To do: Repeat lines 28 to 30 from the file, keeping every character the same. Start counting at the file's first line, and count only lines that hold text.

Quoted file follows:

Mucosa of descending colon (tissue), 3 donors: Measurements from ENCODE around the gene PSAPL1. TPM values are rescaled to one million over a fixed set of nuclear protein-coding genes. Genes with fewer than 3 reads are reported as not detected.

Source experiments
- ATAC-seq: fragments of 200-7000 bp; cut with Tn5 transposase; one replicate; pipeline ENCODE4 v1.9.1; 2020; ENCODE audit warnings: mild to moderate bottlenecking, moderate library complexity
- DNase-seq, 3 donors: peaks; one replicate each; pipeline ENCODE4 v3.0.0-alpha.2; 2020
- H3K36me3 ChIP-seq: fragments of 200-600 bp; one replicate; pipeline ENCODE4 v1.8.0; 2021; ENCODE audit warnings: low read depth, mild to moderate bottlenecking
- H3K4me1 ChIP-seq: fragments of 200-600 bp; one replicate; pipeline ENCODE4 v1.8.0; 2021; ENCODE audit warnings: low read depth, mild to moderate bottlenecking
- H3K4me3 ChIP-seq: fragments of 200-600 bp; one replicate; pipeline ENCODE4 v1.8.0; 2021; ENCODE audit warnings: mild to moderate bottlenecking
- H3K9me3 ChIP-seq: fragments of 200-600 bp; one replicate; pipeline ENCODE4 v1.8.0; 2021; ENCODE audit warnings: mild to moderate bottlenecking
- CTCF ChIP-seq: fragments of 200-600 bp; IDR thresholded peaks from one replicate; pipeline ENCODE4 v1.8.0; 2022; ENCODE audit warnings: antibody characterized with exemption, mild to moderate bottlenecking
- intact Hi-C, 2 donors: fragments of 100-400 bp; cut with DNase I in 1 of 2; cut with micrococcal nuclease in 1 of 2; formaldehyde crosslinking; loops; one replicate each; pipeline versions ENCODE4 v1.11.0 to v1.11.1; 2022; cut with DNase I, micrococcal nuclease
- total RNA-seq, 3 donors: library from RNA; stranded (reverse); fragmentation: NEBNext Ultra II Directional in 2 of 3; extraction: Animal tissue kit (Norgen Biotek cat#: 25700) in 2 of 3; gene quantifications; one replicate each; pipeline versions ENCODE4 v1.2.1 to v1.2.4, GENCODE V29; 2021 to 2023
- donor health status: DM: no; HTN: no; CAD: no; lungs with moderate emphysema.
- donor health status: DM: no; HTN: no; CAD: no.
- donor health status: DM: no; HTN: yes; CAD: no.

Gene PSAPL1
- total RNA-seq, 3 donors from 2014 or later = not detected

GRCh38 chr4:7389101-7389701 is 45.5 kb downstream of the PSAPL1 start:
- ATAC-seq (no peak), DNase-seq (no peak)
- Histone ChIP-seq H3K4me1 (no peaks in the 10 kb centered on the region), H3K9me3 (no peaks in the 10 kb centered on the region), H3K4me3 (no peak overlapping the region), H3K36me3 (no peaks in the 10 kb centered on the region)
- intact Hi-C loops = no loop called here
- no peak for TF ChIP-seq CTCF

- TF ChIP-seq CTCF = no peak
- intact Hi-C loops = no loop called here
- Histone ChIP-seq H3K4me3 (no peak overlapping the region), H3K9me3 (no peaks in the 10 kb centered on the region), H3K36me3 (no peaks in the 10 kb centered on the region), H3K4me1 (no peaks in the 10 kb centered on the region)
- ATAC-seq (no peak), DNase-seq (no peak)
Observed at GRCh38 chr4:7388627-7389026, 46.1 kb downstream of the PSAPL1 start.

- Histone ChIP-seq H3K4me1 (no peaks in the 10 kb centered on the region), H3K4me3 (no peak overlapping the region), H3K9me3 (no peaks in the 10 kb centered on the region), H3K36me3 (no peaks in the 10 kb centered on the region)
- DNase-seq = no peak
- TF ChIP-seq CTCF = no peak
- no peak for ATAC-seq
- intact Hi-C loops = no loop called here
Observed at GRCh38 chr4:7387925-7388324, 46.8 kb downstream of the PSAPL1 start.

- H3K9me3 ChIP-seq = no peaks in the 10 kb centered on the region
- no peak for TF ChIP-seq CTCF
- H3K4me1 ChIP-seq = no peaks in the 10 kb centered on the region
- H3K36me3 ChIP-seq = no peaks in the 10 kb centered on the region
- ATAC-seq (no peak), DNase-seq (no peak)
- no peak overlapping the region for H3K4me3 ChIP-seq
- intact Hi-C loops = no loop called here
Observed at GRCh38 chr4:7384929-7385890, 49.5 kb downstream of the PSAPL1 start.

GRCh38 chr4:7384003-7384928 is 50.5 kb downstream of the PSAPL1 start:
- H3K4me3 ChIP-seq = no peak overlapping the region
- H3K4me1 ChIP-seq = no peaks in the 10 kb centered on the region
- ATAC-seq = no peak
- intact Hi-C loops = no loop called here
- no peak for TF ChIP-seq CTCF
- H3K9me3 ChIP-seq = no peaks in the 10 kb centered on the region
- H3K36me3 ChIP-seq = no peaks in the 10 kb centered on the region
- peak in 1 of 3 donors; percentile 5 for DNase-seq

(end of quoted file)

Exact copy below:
- DNase-seq = no peak
- TF ChIP-seq CTCF = no peak
- no peak for ATAC-seq